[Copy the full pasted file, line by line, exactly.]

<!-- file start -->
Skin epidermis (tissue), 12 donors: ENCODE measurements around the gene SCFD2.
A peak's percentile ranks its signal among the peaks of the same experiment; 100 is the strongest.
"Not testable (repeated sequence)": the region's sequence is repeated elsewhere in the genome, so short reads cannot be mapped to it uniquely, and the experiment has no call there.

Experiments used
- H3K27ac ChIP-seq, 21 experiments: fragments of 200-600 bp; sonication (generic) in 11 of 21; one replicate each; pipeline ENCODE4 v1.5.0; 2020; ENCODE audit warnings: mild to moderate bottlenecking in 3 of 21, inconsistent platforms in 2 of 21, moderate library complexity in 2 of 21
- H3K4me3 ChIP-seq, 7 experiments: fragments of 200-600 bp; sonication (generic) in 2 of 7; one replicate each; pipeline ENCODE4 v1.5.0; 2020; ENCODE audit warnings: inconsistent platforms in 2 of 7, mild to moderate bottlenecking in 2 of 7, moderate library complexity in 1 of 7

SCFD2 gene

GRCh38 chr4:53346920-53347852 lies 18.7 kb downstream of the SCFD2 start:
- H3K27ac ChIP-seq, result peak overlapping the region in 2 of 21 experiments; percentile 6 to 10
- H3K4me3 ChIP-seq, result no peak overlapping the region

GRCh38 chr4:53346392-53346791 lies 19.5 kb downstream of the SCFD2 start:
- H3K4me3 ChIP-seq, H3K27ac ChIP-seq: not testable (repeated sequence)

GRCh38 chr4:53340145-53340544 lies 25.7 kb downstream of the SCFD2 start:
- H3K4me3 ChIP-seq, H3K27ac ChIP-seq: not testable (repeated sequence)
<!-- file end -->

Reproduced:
Skin epidermis (tissue), 12 donors: ENCODE measurements around the gene SCFD2.
A peak's percentile ranks its signal among the peaks of the same experiment; 100 is the strongest.
"Not testable (repeated sequence)": the region's sequence is repeated elsewhere in the genome, so short reads cannot be mapped to it uniquely, and the experiment has no call there.

Experiments used
- H3K27ac ChIP-seq, 21 experiments: fragments of 200-600 bp; sonication (generic) in 11 of 21; one replicate each; pipeline ENCODE4 v1.5.0; 2020; ENCODE audit warnings: mild to moderate bottlenecking in 3 of 21, inconsistent platforms in 2 of 21, moderate library complexity in 2 of 21
- H3K4me3 ChIP-seq, 7 experiments: fragments of 200-600 bp; sonication (generic) in 2 of 7; one replicate each; pipeline ENCODE4 v1.5.0; 2020; ENCODE audit warnings: inconsistent platforms in 2 of 7, mild to moderate bottlenecking in 2 of 7, moderate library complexity in 1 of 7

SCFD2 gene

GRCh38 chr4:53346920-53347852 lies 18.7 kb downstream of the SCFD2 start:
- H3K27ac ChIP-seq, result peak overlapping the region in 2 of 21 experiments; percentile 6 to 10
- H3K4me3 ChIP-seq, result no peak overlapping the region

GRCh38 chr4:53346392-53346791 lies 19.5 kb downstream of the SCFD2 start:
- H3K4me3 ChIP-seq, H3K27ac ChIP-seq: not testable (repeated sequence)

GRCh38 chr4:53340145-53340544 lies 25.7 kb downstream of the SCFD2 start:
- H3K4me3 ChIP-seq, H3K27ac ChIP-seq: not testable (repeated sequence)